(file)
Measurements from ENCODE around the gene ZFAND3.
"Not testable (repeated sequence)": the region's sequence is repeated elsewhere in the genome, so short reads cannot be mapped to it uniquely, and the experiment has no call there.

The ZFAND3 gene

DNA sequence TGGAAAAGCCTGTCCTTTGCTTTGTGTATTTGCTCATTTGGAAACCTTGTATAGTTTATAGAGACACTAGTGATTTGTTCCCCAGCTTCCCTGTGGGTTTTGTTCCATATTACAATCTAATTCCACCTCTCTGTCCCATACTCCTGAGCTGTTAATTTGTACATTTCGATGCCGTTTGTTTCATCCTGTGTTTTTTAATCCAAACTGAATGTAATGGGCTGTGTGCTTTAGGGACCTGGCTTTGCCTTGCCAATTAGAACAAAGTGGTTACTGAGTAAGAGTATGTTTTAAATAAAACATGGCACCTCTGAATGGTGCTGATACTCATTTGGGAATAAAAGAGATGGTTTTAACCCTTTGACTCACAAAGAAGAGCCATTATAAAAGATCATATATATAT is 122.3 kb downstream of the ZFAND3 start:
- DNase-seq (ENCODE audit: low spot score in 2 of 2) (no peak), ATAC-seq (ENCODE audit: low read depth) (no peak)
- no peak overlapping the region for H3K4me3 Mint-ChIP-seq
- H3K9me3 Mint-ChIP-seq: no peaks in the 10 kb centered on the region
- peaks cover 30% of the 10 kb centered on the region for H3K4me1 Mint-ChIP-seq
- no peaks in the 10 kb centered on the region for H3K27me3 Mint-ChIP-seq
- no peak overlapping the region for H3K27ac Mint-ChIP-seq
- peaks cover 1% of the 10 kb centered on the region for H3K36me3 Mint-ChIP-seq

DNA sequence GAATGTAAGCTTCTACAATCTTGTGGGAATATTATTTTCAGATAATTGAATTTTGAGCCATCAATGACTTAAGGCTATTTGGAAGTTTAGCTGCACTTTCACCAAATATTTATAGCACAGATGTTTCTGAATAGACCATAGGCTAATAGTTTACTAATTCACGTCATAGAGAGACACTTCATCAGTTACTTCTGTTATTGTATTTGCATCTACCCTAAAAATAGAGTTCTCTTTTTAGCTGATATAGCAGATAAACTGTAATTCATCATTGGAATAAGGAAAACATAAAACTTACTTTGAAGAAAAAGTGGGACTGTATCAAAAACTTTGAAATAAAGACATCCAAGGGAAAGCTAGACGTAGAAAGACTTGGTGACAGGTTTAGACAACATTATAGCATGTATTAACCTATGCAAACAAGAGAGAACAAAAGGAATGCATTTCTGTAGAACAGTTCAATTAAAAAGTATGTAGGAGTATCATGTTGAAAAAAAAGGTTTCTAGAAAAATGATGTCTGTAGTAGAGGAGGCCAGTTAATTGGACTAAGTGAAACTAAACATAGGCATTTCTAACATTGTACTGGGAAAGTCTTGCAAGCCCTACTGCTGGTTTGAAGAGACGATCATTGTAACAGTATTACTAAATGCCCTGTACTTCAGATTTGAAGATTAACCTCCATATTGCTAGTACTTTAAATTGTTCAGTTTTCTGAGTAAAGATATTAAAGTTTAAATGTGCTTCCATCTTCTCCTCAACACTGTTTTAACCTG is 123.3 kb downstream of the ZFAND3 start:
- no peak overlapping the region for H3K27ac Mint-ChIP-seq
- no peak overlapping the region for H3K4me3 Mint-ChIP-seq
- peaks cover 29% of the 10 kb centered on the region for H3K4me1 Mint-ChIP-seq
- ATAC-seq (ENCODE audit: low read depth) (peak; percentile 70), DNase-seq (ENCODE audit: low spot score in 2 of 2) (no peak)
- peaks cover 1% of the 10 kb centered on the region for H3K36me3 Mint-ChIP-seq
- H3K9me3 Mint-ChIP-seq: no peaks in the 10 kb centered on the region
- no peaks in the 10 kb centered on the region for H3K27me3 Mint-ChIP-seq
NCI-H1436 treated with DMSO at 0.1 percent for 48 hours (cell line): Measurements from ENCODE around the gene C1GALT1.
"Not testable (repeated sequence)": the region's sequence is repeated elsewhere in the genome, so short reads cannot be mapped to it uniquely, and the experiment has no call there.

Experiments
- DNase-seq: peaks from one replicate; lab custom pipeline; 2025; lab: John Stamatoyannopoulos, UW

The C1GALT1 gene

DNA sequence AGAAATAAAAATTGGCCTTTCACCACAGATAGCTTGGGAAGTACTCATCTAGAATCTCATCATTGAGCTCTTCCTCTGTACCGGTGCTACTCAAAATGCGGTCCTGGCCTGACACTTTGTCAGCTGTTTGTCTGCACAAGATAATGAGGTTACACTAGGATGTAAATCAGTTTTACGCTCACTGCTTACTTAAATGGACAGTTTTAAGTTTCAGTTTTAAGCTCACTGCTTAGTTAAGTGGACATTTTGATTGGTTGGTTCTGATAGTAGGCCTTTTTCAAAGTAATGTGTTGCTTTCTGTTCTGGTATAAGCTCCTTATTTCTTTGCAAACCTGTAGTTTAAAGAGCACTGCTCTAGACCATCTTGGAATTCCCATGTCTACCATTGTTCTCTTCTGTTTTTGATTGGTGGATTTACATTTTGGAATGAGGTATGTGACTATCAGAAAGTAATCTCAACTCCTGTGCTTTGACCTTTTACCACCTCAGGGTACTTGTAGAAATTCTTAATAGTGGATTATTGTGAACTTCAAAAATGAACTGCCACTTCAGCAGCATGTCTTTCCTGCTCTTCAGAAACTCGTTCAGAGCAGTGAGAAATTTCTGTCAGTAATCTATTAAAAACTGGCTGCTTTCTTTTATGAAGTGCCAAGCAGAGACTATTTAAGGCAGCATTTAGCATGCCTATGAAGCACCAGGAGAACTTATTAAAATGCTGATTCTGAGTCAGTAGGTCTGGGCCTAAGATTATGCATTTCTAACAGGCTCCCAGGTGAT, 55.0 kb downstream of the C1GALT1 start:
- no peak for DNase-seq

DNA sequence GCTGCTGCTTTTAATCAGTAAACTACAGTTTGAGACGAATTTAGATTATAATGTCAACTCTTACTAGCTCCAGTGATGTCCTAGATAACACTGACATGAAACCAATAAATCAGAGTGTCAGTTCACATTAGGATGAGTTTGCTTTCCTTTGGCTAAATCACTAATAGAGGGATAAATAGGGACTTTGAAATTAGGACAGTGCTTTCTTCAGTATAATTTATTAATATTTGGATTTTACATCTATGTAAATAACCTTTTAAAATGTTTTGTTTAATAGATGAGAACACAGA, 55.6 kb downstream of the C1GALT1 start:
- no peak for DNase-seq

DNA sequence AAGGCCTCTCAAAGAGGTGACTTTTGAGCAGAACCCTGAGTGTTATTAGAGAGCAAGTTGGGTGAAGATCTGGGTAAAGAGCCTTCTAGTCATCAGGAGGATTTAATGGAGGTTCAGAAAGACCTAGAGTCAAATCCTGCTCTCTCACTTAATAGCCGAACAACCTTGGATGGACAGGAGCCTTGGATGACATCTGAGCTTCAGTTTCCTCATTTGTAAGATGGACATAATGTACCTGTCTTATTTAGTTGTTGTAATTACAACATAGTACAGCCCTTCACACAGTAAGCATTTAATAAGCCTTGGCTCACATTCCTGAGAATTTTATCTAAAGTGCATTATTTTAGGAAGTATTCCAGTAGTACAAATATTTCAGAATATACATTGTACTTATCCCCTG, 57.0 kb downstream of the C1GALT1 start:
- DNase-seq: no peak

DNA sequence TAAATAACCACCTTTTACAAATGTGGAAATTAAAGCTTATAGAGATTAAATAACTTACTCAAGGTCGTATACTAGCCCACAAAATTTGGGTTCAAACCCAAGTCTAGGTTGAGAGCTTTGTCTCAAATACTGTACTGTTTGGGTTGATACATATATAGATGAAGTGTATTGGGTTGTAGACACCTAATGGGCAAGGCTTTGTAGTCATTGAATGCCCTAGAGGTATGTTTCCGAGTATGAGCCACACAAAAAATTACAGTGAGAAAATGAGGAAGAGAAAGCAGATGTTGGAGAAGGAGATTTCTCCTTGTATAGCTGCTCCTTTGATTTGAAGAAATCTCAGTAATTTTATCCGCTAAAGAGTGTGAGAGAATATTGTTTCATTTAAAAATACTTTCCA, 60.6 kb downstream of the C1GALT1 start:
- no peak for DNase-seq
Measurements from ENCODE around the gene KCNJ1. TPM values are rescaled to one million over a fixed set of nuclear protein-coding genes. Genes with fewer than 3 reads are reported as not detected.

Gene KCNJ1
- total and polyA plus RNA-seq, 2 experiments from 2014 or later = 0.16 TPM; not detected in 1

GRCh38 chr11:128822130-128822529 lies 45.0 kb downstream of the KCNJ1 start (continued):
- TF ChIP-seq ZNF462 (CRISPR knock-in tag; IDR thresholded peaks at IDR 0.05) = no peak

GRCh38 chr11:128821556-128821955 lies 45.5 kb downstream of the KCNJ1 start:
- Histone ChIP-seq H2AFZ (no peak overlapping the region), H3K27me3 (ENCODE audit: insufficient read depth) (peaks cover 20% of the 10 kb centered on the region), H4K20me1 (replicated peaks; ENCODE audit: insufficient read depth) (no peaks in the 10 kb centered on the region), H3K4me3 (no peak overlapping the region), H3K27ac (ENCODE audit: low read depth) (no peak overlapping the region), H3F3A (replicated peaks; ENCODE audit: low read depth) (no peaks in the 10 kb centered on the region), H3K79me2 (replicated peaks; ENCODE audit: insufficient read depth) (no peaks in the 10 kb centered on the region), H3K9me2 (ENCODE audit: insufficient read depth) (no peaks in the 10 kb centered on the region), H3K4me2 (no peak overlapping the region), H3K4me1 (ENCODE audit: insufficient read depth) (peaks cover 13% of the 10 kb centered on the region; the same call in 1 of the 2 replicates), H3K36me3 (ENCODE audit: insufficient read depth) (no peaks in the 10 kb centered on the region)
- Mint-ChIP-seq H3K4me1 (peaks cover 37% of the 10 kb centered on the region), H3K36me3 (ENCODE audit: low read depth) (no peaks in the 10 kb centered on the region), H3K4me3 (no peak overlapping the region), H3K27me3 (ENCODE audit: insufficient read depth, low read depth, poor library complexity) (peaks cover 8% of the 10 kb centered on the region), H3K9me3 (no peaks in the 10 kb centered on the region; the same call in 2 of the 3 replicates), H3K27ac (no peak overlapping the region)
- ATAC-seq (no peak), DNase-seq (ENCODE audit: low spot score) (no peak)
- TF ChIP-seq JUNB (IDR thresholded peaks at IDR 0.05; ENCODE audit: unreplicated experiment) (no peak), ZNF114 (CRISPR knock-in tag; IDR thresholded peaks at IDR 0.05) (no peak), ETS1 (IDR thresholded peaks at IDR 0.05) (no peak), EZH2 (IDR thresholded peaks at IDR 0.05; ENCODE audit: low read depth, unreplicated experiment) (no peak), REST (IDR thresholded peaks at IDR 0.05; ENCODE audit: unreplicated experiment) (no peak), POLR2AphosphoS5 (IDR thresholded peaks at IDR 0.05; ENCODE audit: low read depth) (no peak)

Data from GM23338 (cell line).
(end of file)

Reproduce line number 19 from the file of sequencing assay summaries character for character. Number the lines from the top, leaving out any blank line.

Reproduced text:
- no peaks in the 10 kb centered on the region for H3K27me3 Mint-ChIP-seq